What business leaders can learn from Private Equity firms
Existing leadership teams can become too attached to decisions that were made in the past, particularly if the incumbent leaders were involved in making those decisions. If a Private Equity firm (or other external investor) were to take a financial stake in your company tomorrow, what changes do you think they would want to make?
You don’t have to wait for someone to invest in your company to experience the benefits of seeing your business from an “outside in” perspective.
Cash is king.
If a PE firm were to acquire your company, they often use debt financing to fund the purchase. This creates a real urgency to optimize the cashflows of your company to help repay the debt. To do this, they would aim to tightly manage your accounts receivables, streamline and optimize your inventories, and scrutinize all discretionary expenses.
Put yourself in their shoes. Imagine you have just invested in your business. Examine every expense item and categorize them into three buckets.
1. “Must have” (required to keep the lights on)
2. “Smart to have” (creates a future strategic advantage)
3. “Nice to have” (everything else).
The next step is to eliminate as many of “nice to have” expenses as you can.
Core vs. Non Core?
Optimizing cash is all very well, but building the long-term value of your company means going beyond financial engineering and cost cutting. In order for a PE firm to successfully exit their investment they need to convince future buyers that they have positioned your company for long-term growth and profitability.
It seems counter intuitive, but as management thought leader Peter Drucker said, “The first step in a growth policy is not to decide where and how to grow. It is to decide what to abandon. In order to grow, a business must have a systematic policy to get rid of the outgrown, the obsolete, the unproductive.”
This usually means analyzing your product lines, service offerings, and office locations to assess their future profitability and growth potential. Some activities might be “Core” to your business right now, but they may not be the right activities for you to be investing resources in going forward.
I often say to clients, “You must continually prune the rose bush to create beautiful blooms”. It takes real courage to make these strategic decisions, but when you do, it frees up resources to focus them on the right “Core Activities” that will drive your long-term success.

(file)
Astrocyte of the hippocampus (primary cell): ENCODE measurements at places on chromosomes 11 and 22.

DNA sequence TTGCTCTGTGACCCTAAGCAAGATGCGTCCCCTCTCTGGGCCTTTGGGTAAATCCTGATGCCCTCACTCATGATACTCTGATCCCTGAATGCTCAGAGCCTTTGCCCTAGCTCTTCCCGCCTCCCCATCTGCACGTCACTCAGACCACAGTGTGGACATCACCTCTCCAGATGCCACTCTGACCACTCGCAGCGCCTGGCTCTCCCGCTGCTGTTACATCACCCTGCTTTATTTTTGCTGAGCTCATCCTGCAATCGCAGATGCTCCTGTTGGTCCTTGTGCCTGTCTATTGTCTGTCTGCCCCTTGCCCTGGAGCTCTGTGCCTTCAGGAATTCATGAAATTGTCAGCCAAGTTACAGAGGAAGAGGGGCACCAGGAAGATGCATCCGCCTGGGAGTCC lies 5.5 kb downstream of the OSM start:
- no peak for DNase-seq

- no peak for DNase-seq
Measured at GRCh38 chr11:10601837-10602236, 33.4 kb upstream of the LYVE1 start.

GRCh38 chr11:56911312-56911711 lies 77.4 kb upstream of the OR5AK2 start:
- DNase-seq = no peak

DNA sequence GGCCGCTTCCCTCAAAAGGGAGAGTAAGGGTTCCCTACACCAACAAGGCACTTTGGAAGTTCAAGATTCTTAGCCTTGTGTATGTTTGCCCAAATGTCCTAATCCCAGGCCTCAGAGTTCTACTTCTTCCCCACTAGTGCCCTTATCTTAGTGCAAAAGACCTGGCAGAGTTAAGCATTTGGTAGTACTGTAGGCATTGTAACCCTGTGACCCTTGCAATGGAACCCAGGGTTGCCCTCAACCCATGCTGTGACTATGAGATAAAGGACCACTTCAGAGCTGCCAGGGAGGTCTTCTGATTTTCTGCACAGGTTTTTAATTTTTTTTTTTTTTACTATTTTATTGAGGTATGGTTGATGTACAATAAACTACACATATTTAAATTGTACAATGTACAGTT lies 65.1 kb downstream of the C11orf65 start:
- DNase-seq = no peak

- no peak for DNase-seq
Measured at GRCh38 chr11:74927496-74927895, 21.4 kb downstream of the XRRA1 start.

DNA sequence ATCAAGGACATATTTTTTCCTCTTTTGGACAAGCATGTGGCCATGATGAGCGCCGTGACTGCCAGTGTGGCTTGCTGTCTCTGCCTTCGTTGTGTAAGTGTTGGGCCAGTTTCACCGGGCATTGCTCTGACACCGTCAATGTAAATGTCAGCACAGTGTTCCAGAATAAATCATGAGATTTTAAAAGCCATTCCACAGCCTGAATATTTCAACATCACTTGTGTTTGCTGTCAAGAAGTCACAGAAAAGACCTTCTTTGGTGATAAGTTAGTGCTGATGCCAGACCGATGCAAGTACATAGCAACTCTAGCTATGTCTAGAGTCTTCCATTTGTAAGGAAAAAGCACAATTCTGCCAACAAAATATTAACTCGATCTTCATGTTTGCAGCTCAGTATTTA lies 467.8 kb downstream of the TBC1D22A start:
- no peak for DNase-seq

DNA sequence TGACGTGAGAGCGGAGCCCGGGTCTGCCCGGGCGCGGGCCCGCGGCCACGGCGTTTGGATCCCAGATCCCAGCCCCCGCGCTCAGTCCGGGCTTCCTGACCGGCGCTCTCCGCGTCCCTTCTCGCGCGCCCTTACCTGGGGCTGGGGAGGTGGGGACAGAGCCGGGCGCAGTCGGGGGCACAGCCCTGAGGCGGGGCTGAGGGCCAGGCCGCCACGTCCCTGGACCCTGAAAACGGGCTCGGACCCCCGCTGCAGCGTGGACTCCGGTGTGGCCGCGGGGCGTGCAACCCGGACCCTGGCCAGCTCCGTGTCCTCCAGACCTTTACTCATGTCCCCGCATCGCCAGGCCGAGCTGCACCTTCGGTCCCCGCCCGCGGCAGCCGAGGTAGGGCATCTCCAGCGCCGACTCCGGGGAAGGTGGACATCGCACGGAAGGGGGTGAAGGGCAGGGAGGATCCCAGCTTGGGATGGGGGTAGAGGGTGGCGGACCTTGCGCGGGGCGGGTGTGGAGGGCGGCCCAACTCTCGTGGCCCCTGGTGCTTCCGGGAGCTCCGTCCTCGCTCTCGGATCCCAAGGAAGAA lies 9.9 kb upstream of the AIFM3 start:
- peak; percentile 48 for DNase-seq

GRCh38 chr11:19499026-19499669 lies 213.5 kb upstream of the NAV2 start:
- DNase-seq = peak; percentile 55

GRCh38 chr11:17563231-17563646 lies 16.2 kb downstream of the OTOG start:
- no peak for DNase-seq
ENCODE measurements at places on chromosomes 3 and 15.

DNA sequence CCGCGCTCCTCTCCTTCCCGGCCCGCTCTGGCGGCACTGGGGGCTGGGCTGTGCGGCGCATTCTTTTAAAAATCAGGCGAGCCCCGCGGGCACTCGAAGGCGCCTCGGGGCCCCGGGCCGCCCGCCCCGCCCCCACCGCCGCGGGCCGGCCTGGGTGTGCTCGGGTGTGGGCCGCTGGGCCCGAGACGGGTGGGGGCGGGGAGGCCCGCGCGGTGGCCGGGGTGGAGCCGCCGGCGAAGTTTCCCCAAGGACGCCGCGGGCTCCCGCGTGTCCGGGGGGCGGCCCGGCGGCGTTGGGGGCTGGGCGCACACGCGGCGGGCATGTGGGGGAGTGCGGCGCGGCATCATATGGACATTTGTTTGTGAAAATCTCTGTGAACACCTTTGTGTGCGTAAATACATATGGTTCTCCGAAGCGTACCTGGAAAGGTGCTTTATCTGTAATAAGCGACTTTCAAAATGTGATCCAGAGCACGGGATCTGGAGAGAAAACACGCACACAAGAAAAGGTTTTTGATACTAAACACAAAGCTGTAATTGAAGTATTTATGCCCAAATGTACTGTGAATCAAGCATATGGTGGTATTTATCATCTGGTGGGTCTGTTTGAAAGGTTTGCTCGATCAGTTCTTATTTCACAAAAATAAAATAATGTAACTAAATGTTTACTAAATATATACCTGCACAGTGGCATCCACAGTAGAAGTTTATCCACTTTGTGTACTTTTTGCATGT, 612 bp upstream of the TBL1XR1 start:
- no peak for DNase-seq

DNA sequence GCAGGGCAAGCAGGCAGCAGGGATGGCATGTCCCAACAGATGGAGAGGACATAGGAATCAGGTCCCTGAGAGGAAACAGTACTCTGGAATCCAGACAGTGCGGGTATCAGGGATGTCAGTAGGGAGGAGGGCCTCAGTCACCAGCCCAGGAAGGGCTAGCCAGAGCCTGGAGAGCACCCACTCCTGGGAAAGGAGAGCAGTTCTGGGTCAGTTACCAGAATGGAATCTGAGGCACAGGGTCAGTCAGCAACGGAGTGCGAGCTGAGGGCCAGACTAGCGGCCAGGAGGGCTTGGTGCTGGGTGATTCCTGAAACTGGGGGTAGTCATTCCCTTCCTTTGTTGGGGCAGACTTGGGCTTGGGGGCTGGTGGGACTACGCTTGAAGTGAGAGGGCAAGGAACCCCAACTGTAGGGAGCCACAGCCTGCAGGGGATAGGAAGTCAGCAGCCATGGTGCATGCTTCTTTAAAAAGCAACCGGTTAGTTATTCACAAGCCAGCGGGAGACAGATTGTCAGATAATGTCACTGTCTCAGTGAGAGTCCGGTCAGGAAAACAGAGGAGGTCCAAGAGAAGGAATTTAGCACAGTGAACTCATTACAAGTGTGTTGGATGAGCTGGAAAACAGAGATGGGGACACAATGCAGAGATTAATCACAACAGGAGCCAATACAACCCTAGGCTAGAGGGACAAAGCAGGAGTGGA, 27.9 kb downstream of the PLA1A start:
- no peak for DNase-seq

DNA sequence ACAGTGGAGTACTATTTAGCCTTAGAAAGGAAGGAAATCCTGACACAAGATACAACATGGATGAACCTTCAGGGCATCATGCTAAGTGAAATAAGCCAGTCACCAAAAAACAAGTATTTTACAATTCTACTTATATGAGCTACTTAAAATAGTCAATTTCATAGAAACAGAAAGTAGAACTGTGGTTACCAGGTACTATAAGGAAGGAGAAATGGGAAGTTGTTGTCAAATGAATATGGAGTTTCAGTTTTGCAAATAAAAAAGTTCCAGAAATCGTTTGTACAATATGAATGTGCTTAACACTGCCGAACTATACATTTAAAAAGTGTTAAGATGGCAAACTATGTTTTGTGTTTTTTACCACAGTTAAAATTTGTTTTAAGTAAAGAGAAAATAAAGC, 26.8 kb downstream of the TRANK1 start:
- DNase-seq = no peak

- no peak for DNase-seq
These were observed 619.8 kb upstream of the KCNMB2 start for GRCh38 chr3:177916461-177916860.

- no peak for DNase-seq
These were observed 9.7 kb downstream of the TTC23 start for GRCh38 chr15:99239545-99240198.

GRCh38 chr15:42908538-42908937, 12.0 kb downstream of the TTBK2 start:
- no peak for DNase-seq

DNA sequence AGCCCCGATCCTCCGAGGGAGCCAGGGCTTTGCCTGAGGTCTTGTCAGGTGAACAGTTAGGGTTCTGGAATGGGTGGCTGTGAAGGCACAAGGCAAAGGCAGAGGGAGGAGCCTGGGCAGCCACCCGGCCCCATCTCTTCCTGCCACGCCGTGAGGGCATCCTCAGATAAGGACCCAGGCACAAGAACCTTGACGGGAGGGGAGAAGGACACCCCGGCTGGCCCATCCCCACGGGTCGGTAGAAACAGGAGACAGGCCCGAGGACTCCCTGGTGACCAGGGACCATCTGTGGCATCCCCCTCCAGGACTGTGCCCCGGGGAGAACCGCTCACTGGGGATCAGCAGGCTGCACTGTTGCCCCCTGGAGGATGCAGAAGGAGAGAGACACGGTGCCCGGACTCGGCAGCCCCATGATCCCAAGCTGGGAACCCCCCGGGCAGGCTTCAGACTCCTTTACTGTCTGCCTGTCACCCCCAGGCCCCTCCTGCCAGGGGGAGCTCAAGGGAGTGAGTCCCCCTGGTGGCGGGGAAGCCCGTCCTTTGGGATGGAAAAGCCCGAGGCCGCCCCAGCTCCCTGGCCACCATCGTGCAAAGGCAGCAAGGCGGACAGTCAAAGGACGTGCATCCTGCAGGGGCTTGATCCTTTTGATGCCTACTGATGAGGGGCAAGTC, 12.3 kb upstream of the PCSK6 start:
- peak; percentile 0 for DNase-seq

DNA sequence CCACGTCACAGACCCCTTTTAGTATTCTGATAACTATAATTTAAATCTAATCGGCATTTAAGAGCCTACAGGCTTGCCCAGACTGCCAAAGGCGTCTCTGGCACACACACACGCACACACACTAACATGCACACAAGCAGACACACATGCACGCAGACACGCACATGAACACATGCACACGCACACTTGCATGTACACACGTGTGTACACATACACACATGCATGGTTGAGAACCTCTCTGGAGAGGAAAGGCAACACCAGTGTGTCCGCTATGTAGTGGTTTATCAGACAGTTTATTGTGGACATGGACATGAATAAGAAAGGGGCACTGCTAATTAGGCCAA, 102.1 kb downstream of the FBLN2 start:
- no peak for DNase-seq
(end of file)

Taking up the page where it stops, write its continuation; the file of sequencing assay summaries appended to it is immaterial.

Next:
Get it done.
In the first one hundred days of ownership, PE firms have little appetite for socialization and consensus building. They feel a sense of urgency to implement the strategic changes they have identified.
Business leaders can learn a lot from the PE firm’s need for speed. Yes, getting consensus and alignment about these changes is ideal, but you can’t please everyone, and waiting too long to implement the necessary strategic changes can profoundly impact your company’s future outcomes.
Get right management team in place.
PE firms know that a strong management team is critical to business execution and the ultimately the success of their investment. Sometimes they invest in a company based on the strength of its management talent. Otherwise they will act swiftly to put the right management team in place.
Research has shown that middle managers are the key to successful business execution.
Getting the right front line managers in place is critical to success. You have two jobs. Either you are coaching and developing these managers, or you’re looking for their replacement.”
PE firms pay modest base salaries, but add incentives to align everyone’s interests so that the staff share in the upside. They also share in the downside. PE firms will reduce or even eliminate incentive payments if the company fails to achieve the agreed targets. Staff are often given real “skin in the game” in the form of equity in the company. Because this equity is essentially locked up until the PE firm sells your company, or lists it on the stock market, it aligns everyone’s long-term interests.
Make performance visible.
PE firms pay rigorous attention to a carefully chosen set of Key Performance Indicators (KPIs) that will drive the success of your business model. They use business management software to make this performance visible, and to keep the managers and their teams focused on the most important metrics and projects that will move the business forward. Radical transparency drives business results.
Take a few minutes today to imagine yourself in the shoes of an outside investor who is performing due diligence on your company with the intention of investing in you. What would they identify that needs to change about the activities your company is currently performing, or how it is currently managed?
If you would like to know or learn more about this article, or other articles, or about how to improve your business, then please:
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